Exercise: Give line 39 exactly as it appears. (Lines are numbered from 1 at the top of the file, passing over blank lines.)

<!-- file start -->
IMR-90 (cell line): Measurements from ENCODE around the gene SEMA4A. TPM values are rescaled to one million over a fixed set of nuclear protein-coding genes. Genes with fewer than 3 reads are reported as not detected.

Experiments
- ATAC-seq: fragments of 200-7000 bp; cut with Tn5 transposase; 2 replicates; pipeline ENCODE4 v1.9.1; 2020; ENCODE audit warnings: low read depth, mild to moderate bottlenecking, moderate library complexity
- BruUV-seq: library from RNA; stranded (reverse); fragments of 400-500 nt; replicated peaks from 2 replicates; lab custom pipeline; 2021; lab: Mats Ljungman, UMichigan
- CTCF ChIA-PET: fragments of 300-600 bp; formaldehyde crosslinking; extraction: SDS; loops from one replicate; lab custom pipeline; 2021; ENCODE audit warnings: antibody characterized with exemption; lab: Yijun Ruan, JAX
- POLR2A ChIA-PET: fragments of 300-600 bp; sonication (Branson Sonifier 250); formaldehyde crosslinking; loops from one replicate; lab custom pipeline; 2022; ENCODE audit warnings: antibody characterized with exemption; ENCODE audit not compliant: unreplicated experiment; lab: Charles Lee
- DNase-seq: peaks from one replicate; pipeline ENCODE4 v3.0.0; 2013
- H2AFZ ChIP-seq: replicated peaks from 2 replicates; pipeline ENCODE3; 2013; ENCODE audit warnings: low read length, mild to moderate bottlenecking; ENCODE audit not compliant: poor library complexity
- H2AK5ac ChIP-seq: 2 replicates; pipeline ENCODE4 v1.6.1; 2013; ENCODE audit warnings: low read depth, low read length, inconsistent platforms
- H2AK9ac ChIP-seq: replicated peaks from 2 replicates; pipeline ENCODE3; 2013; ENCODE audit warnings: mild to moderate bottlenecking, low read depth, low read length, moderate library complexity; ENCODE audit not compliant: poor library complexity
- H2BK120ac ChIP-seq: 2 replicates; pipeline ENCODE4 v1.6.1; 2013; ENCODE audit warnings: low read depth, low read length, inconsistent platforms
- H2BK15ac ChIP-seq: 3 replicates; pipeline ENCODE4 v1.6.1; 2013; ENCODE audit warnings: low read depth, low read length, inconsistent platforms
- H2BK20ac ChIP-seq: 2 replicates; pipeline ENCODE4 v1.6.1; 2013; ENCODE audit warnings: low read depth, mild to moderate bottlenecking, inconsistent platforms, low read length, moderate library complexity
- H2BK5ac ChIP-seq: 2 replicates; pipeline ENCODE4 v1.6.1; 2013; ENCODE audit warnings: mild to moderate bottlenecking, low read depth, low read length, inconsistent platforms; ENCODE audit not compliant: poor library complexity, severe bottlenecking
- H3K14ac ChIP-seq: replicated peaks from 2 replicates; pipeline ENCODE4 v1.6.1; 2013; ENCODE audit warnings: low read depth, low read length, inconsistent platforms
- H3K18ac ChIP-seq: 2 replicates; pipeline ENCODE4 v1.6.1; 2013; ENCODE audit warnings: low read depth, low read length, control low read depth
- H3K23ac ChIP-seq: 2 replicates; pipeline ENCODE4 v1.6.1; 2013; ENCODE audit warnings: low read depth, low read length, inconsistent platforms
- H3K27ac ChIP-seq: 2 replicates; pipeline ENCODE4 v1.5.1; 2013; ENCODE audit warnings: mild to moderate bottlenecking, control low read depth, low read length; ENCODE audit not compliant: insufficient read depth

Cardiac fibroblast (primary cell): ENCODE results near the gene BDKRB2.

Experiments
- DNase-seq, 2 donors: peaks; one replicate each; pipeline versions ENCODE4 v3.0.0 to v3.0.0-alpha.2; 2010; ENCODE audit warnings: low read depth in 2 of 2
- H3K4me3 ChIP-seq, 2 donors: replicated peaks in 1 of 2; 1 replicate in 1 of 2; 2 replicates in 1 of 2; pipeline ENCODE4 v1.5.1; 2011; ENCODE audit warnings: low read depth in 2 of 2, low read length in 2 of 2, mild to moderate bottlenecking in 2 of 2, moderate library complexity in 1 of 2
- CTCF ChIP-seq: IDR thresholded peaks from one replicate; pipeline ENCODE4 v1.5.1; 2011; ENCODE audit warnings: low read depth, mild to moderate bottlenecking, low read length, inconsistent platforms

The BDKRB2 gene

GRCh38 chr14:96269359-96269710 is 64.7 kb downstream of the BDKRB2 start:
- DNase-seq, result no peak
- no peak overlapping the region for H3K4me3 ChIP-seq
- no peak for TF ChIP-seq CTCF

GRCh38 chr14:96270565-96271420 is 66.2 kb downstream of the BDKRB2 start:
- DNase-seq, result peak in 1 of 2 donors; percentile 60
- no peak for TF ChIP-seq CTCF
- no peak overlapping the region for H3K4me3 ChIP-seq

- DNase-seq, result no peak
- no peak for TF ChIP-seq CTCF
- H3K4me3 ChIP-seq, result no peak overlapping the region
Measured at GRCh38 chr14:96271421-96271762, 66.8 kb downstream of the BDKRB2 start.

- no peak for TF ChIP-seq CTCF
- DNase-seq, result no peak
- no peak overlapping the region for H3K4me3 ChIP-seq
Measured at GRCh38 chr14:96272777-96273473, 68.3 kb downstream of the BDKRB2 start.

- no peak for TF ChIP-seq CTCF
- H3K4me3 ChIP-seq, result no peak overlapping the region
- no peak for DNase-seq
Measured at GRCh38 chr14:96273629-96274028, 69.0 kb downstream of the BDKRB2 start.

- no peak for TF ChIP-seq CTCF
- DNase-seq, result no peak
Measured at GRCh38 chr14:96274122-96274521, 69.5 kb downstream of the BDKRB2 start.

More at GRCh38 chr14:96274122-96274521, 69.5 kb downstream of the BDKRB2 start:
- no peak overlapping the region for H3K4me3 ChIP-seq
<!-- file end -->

- no peak overlapping the region for H3K4me3 ChIP-seq